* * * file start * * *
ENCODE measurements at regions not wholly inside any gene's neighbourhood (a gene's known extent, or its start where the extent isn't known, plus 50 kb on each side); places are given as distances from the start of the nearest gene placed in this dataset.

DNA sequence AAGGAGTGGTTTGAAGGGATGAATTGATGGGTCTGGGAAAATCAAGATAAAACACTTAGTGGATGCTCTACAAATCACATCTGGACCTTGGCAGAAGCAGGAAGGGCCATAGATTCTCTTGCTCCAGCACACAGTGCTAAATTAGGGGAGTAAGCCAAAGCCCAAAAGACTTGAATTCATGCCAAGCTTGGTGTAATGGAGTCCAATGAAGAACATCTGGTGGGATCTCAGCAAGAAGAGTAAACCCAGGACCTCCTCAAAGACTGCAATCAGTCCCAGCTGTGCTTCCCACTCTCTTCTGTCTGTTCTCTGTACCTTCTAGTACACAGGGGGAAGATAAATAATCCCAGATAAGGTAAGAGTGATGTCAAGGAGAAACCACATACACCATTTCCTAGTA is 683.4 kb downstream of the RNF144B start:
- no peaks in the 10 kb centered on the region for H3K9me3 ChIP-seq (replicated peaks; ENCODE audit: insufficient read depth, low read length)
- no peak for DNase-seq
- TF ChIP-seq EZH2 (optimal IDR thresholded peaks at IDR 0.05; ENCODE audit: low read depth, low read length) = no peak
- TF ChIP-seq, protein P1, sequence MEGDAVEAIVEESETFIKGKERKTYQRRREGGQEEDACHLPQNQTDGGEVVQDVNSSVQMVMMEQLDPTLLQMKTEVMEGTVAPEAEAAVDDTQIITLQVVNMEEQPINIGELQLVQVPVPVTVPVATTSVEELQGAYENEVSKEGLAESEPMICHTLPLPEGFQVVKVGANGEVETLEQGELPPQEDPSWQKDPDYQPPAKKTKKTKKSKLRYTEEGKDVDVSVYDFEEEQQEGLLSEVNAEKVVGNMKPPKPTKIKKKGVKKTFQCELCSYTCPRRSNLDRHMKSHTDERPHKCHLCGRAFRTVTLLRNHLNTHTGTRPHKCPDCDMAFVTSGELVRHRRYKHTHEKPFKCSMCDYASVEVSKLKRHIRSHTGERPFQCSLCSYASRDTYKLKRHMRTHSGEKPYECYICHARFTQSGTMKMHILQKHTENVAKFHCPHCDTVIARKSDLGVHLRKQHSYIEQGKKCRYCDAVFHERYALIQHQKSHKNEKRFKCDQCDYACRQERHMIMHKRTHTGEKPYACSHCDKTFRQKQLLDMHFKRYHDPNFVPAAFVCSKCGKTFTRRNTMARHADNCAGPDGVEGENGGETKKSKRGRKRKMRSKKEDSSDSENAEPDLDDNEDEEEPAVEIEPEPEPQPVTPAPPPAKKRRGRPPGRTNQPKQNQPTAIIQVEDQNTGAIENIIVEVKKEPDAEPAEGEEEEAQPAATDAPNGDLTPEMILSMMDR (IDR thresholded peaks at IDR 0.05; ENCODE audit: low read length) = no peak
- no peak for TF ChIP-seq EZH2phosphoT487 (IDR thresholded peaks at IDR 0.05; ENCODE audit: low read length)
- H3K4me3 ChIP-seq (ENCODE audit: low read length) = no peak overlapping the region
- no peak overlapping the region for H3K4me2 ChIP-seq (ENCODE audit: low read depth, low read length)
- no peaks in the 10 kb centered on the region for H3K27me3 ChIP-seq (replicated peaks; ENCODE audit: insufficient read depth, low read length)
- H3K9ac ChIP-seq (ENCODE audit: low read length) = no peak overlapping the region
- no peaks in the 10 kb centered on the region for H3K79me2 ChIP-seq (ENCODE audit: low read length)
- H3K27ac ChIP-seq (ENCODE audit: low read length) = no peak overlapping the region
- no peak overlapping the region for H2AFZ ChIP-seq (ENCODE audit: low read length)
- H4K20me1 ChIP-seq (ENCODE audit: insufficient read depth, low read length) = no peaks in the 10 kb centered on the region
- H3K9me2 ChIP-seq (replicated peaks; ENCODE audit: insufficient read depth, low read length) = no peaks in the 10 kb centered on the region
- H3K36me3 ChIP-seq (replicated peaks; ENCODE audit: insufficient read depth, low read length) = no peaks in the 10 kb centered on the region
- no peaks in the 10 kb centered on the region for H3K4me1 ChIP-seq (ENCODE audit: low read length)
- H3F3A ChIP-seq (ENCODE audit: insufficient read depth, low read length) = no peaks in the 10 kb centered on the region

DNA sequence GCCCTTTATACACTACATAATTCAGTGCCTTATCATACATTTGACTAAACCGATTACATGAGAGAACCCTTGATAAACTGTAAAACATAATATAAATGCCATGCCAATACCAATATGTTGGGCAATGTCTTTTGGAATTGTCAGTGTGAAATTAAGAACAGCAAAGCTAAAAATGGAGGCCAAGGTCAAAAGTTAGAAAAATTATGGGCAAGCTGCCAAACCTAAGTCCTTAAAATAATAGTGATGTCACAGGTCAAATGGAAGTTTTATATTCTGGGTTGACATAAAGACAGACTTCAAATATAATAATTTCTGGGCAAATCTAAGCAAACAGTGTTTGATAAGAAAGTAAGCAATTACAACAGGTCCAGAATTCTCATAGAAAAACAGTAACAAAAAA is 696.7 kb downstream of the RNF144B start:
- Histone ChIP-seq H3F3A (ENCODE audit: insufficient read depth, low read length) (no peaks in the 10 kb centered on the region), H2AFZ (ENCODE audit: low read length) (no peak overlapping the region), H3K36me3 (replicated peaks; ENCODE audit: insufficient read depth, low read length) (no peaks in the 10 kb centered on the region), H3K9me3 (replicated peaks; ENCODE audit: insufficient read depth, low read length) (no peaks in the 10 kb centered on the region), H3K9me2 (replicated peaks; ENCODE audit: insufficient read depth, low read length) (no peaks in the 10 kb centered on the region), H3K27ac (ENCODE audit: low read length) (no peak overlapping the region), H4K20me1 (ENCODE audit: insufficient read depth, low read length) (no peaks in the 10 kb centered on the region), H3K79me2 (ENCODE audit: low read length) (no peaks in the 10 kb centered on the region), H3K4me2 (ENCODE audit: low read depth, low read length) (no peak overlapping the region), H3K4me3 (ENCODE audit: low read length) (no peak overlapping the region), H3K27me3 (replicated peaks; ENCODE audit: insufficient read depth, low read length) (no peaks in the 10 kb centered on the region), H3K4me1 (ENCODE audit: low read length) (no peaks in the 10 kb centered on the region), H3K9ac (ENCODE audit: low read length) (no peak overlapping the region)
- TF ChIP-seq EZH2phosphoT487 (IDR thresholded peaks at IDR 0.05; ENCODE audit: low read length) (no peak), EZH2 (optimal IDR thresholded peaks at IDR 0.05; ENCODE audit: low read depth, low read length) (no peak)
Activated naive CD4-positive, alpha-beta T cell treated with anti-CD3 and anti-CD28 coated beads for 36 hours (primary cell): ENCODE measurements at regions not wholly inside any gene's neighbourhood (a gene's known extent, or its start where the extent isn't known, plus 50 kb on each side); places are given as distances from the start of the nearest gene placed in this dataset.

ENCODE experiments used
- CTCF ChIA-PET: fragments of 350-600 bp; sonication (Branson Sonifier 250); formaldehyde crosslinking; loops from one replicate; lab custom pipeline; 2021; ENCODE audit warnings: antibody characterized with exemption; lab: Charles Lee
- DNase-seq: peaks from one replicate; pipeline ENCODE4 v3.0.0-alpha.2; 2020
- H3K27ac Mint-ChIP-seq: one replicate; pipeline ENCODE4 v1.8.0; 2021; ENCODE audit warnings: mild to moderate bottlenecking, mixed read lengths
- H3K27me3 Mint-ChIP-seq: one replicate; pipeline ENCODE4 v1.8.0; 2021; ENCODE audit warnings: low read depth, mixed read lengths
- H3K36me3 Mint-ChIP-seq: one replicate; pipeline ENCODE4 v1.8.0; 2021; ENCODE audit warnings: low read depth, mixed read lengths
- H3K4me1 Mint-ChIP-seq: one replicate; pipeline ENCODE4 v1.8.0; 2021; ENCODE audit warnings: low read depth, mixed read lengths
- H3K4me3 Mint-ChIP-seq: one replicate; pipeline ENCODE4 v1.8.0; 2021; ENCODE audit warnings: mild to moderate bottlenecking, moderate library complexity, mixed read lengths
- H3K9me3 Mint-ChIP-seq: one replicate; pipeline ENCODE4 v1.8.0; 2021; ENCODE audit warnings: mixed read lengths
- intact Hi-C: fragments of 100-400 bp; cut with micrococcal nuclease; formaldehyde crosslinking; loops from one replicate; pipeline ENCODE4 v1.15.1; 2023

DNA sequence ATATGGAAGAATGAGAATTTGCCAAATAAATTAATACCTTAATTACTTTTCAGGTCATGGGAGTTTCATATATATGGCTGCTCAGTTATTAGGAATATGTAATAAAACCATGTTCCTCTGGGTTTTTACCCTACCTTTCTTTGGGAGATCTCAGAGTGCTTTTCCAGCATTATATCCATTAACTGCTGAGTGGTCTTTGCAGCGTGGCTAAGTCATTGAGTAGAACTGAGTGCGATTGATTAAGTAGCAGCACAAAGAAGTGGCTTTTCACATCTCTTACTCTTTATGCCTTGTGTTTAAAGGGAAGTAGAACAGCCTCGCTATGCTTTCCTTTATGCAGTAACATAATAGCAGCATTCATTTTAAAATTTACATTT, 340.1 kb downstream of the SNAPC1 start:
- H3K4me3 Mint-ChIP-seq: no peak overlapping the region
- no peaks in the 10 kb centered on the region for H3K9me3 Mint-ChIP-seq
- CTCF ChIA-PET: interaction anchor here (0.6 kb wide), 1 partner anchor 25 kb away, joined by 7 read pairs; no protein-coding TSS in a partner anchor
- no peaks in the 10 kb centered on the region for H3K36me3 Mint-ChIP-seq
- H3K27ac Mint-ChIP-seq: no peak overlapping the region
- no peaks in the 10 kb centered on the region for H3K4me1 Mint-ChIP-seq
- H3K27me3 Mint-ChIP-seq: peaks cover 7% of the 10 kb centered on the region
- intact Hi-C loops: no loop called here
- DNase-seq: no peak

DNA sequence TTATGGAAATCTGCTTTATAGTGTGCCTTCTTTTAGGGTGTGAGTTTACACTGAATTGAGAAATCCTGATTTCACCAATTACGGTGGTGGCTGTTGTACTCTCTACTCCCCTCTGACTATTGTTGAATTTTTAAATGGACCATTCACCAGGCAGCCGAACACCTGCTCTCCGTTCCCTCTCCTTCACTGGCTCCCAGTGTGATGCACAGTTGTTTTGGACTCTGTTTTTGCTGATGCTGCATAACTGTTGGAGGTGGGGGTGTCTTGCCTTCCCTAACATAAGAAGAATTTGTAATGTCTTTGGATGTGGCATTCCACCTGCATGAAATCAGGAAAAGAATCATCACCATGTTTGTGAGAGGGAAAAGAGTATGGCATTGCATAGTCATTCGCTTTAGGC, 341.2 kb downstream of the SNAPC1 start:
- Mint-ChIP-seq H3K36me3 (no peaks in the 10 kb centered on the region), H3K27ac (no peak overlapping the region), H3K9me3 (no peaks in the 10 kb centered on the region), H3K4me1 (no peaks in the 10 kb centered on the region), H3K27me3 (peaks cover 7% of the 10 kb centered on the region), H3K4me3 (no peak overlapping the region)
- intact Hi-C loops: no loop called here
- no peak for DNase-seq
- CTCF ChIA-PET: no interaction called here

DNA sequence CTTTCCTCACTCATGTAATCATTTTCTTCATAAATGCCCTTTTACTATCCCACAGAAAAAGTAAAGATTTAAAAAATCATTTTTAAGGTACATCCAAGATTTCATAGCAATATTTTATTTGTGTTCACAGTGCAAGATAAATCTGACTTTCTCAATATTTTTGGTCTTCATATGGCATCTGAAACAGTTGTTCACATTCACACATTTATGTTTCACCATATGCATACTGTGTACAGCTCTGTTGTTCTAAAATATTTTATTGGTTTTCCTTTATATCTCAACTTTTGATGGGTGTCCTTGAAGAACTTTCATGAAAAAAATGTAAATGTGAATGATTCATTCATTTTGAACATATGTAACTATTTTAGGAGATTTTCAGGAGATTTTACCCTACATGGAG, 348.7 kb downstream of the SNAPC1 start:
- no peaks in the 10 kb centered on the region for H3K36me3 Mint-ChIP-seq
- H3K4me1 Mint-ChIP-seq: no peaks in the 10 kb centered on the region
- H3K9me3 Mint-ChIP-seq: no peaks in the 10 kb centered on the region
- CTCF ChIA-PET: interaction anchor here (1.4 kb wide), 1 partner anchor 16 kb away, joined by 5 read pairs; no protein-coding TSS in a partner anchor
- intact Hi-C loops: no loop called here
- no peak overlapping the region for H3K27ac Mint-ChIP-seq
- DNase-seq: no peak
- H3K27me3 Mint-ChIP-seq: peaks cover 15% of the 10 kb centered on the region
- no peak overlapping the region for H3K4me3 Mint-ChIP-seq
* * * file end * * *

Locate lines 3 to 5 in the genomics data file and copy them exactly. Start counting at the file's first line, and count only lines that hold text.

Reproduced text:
- no peaks in the 10 kb centered on the region for H3K9me3 ChIP-seq (replicated peaks; ENCODE audit: insufficient read depth, low read length)
- no peak for DNase-seq
- TF ChIP-seq EZH2 (optimal IDR thresholded peaks at IDR 0.05; ENCODE audit: low read depth, low read length) = no peak